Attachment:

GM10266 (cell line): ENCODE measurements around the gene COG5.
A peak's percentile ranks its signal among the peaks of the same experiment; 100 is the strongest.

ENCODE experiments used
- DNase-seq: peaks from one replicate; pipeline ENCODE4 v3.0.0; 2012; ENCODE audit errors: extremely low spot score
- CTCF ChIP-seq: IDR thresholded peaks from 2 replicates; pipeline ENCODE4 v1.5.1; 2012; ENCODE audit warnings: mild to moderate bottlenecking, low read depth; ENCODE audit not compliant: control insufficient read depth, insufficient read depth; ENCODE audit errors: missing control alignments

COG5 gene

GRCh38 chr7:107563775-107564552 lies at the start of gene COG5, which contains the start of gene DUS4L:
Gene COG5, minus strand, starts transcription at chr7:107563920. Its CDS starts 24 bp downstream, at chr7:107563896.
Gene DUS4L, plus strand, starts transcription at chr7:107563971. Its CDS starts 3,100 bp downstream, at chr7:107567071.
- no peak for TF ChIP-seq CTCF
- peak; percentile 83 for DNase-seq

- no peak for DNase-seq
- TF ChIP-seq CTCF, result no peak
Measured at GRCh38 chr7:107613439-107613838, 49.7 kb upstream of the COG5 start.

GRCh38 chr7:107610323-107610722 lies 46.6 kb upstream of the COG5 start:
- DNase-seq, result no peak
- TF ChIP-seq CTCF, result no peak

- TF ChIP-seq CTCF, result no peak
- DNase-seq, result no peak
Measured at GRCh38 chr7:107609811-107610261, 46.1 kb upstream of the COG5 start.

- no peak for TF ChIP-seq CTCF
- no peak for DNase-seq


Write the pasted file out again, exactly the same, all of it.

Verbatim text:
GM10266 (cell line): ENCODE measurements around the gene COG5.
A peak's percentile ranks its signal among the peaks of the same experiment; 100 is the strongest.

ENCODE experiments used
- DNase-seq: peaks from one replicate; pipeline ENCODE4 v3.0.0; 2012; ENCODE audit errors: extremely low spot score
- CTCF ChIP-seq: IDR thresholded peaks from 2 replicates; pipeline ENCODE4 v1.5.1; 2012; ENCODE audit warnings: mild to moderate bottlenecking, low read depth; ENCODE audit not compliant: control insufficient read depth, insufficient read depth; ENCODE audit errors: missing control alignments

COG5 gene

GRCh38 chr7:107563775-107564552 lies at the start of gene COG5, which contains the start of gene DUS4L:
Gene COG5, minus strand, starts transcription at chr7:107563920. Its CDS starts 24 bp downstream, at chr7:107563896.
Gene DUS4L, plus strand, starts transcription at chr7:107563971. Its CDS starts 3,100 bp downstream, at chr7:107567071.
- no peak for TF ChIP-seq CTCF
- peak; percentile 83 for DNase-seq

- no peak for DNase-seq
- TF ChIP-seq CTCF, result no peak
Measured at GRCh38 chr7:107613439-107613838, 49.7 kb upstream of the COG5 start.

GRCh38 chr7:107610323-107610722 lies 46.6 kb upstream of the COG5 start:
- DNase-seq, result no peak
- TF ChIP-seq CTCF, result no peak

- TF ChIP-seq CTCF, result no peak
- DNase-seq, result no peak
Measured at GRCh38 chr7:107609811-107610261, 46.1 kb upstream of the COG5 start.

- no peak for TF ChIP-seq CTCF
- no peak for DNase-seq